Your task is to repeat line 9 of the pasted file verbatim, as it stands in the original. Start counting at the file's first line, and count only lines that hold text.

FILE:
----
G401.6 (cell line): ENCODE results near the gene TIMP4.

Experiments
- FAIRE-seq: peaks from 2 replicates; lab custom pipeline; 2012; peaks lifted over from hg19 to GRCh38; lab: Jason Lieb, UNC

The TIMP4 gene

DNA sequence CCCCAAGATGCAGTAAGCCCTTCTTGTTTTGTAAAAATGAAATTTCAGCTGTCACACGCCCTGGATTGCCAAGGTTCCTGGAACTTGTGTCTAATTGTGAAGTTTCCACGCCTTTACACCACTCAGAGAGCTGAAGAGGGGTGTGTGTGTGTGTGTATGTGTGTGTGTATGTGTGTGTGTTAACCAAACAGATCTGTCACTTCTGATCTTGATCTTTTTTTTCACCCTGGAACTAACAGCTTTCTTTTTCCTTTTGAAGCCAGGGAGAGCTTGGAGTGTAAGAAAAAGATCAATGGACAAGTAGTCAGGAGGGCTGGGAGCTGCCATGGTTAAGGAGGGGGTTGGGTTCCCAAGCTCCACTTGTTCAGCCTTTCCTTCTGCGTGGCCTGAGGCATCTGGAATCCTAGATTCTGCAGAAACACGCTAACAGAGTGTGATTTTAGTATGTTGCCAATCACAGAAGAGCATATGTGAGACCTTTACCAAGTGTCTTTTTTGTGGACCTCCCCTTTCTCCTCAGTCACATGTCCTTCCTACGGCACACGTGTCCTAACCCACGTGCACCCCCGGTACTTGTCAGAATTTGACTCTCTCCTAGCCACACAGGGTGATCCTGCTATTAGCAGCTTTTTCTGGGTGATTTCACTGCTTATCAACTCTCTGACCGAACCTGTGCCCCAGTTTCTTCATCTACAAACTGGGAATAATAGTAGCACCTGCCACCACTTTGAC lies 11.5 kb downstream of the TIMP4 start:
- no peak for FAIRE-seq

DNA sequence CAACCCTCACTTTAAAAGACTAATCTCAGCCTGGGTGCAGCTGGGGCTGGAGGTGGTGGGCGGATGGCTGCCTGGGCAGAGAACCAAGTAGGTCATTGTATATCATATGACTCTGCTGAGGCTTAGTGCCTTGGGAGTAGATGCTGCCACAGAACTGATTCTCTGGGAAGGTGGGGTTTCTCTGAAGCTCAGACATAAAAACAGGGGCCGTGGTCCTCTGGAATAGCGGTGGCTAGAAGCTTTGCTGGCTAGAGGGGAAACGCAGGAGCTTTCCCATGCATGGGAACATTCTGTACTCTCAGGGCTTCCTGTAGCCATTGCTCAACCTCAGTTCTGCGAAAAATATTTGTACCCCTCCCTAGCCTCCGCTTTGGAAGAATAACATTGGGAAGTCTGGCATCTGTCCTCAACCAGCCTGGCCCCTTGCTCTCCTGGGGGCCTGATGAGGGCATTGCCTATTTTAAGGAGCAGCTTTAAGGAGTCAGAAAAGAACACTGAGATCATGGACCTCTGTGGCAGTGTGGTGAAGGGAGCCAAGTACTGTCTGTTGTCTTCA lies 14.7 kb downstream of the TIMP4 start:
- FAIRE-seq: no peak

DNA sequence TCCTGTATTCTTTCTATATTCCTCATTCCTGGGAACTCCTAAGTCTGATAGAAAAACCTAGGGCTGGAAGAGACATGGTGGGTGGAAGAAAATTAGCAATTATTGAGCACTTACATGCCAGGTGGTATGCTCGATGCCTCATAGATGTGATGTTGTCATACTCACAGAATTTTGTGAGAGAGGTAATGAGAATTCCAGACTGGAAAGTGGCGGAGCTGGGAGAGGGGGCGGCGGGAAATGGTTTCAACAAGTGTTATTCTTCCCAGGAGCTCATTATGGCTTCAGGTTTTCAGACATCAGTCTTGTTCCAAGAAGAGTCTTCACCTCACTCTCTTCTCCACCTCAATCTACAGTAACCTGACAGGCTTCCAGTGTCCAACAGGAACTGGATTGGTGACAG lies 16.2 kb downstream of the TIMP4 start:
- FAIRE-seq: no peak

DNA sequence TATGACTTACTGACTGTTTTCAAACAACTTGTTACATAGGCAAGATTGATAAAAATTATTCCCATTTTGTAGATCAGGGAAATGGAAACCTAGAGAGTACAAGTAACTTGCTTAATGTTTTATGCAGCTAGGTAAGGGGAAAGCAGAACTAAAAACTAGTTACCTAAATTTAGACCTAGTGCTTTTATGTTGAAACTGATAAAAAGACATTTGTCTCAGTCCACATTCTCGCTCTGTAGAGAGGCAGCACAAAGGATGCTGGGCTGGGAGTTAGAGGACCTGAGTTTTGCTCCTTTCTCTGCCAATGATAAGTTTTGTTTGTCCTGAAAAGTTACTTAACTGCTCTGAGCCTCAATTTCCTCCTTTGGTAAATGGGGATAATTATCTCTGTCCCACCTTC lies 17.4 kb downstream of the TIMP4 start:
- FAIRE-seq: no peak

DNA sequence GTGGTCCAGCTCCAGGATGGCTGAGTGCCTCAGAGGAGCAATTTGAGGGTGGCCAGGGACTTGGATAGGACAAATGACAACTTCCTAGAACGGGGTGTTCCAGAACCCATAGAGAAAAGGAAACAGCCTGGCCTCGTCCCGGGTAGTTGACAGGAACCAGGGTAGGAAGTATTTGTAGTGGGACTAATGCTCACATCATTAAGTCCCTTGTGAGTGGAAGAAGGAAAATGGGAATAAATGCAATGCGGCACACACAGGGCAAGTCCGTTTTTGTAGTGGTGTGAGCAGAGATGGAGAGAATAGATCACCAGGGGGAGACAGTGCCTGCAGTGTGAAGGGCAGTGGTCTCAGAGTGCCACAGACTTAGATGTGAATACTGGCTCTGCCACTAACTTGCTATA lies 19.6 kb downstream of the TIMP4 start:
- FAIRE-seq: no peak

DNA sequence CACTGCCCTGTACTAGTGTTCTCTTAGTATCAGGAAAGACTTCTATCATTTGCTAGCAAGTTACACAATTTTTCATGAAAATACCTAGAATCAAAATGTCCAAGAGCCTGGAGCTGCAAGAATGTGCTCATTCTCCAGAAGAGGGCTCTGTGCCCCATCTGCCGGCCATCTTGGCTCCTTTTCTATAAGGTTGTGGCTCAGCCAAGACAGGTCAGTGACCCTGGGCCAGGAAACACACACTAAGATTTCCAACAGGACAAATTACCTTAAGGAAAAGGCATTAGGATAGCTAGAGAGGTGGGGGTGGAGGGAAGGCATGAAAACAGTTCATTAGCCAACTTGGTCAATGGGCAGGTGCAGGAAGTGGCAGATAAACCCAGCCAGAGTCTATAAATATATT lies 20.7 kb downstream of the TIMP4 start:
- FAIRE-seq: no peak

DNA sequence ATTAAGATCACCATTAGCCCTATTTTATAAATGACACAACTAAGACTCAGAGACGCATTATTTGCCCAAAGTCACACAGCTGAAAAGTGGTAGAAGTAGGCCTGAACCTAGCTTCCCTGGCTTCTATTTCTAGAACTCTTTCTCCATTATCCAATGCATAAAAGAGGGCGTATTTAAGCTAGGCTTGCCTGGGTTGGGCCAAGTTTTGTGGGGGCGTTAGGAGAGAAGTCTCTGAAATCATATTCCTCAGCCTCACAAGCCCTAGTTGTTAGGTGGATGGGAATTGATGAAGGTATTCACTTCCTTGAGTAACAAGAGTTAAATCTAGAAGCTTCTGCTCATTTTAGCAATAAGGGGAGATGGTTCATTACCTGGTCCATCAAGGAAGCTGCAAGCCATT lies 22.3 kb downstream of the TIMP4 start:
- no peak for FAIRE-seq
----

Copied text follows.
DNA sequence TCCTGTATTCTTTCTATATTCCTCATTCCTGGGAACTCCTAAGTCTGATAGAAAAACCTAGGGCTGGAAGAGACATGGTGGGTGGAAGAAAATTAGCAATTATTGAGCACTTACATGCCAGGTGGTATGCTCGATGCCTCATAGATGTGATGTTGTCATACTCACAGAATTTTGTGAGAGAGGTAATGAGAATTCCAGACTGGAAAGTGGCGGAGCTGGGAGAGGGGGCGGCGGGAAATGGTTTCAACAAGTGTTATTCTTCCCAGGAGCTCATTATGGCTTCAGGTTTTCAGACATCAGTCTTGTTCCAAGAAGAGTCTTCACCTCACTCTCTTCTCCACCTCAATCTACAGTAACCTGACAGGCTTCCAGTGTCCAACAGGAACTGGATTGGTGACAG lies 16.2 kb downstream of the TIMP4 start: